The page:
Bauman in 2013
November 19, 1925|
|Died||9 January 2017
Leeds, England, UK
|Alma mater||University of Warsaw
London School of Economics
|Era||20th / 21st-century philosophy|
|School||Continental philosophy Â· Western Marxism|
|Ethics Â· Political philosophy Â· Sociology Â· Postmodernity Â· Postmodern art|
|Modernity’s struggle with ambiguity, resulting in the Holocaust Â· postmodern ethics Â· critique of “liquid” modernity|
There are other ways of finding satisfaction, recipes for human happiness, enjoyment, dignified and meaningful, gratifying life, than increased consumption that increases production.
The risk of the Holocaust is not that it will be forgotten, but that it will be embalmed and surrounded by monuments and used to absolve all future sins.
We live in a globalising world. That means that all of us, consciously or not, depend on each other. Whatever we do or refrain from doing affects the lives of people who live in places we'll never visit.
In a consumer society, people wallow in things, fascinating, enjoyable things. If you define your value by the things you acquire and surround yourself with, being excluded is humiliating.
We live in a world of communication – everyone gets information about everyone else. There is universal comparison and you don't just compare yourself with the people next door, you compare yourself to people all over the world and with what is being presented as the decent, proper and dignified life. It's the crime of humiliation.
In a world of global dependencies with no corresponding global polity and few tools of global justice, the rich of the world are free to pursue their own interests while paying no attention to the rest.
This awful concept of underclass is really horrifying. You're not lower class, you are excluded – outside.
We already have – thanks to technology, development, skills, the efficiency of our work – enough resources to satisfy all human needs. But we don't have enough resources, and we are unlikely ever to have, to satisfy human greed.
Civilisation, the orderly world in which we live, is frail. We are skating on thin ice. There is a fear of a collective disaster. Terrorism, genocide, flu, tsunamis.
Capitalism proceeds through creative destruction. What is created is capitalism in a 'new and improved' form – and what is destroyed is self-sustaining capacity, livelihood and dignity of its innumerable and multiplied 'host organisms' into which all of us are drawn/seduced one way or another.
Relationships, like cars, should undergo regular services to make sure they are still roadworthy.
We belong to talking, not what talking is about… Stop talking – and you are out. Silence equals exclusion.
Like the phoenix, socialism is reborn from every pile of ashes left day in, day out, by burnt-out human dreams and charred hopes.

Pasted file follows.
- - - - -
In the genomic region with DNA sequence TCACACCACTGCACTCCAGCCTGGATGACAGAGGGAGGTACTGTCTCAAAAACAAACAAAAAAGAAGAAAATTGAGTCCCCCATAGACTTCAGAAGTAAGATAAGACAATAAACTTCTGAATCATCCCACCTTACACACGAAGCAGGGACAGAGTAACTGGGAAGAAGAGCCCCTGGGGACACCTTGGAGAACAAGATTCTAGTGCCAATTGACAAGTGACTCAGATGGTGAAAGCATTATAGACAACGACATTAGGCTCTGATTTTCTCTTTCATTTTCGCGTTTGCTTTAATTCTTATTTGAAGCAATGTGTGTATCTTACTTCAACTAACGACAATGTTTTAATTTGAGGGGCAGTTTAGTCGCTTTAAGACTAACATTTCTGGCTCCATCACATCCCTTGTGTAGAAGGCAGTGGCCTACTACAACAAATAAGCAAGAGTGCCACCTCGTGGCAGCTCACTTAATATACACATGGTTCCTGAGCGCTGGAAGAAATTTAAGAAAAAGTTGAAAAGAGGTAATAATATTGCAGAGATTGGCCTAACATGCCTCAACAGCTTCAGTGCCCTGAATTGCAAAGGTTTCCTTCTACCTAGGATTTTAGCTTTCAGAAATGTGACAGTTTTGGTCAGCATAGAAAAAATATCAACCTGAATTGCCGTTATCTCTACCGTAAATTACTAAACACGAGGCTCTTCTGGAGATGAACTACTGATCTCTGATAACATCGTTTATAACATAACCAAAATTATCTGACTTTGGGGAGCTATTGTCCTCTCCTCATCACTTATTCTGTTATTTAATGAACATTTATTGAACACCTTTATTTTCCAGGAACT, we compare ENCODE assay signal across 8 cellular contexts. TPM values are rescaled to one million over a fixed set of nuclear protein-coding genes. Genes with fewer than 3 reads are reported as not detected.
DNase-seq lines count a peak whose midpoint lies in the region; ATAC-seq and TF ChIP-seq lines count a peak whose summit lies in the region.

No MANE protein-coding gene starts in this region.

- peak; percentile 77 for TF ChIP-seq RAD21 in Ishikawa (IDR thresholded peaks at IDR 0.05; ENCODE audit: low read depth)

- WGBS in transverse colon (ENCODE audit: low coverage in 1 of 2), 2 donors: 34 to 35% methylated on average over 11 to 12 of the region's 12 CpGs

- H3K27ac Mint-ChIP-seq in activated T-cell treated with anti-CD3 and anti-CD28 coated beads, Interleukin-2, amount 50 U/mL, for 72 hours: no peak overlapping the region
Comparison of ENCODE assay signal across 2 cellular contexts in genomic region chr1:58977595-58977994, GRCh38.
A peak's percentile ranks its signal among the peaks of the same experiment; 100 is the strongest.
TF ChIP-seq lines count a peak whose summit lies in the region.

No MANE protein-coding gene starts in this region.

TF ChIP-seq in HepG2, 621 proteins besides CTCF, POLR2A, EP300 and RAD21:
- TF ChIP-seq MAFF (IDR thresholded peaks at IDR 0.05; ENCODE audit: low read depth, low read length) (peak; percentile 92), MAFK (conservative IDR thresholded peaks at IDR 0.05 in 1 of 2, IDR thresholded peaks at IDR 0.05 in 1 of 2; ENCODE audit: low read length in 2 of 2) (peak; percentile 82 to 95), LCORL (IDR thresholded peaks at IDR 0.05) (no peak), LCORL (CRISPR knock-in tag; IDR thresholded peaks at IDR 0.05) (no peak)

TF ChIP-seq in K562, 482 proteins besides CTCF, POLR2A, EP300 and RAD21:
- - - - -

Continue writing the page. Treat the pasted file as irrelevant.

The task for sociology is to come to the help of the individual. We have to be in service of freedom. It is something we have lost sight of.
Power, in a nutshell, is the ability to get things done, and politics is the ability to decide which things need to be done.
Attempts to tame the wayward and domesticate the riotous, to make the unknowable predictable and enchain the free-roaming – all such things sound the death knell to love.
In our world of rampant 'individualisation', relationships are mixed blessings. They vacillate between a sweet dream and a nightmare, and there is no telling when one turns into the other.
I suspect that one of capitalism's crucial assets derives from the fact that the imagination of economists, including its critics, lags well behind its own inventiveness, the arbitrariness of its undertaking and the ruthlessness of the way in which it proceeds.
The carrying power of a bridge is not the average strength of the pillars, but the strength of the weakest pillar. I have always believed that you do not measure the health of a society by GNP but by the condition of its worst off.
In a liquid modern life there are no permanent bonds, and any that we take up for a time must be tied loosely so that they can be untied again, as quickly and as effortlessly as possible, when circumstances change – as they surely will in our liquid modern society, over and over again.
As far as love is concerned, possession, power, fusion and disenchantment are the Four Horsemen of the Apocalypse.
The consumerist culture insists that swearing eternal loyalty to anything and anybody is imprudent, since in this world new glittering opportunities crop up daily.
Why do I write books? Why do I think? Why should I be passionate? Because things could be different, they could be made better.
Unlike 'real relationships', 'virtual relationships' are easy to enter and to exit. They look smart and clean, feel easy to use, when compared with the heavy, slow-moving, messy real stuff.
Partnerships are increasingly seen through the prism of promises and expectations, and as a kind of product for consumers: satisfaction on the spot, and if not fully satisfied, return the product to the shop or replace it with a new and improved one! You don't, after all, stick to your car, or computer, or iPod, when better ones appear.
Human attention tends to be focused on the satisfactions relationships are hoped to bring, precisely because somehow they have not been truly satisfactory. And if they do satisfy, the price of this satisfaction has often been found to be unacceptable.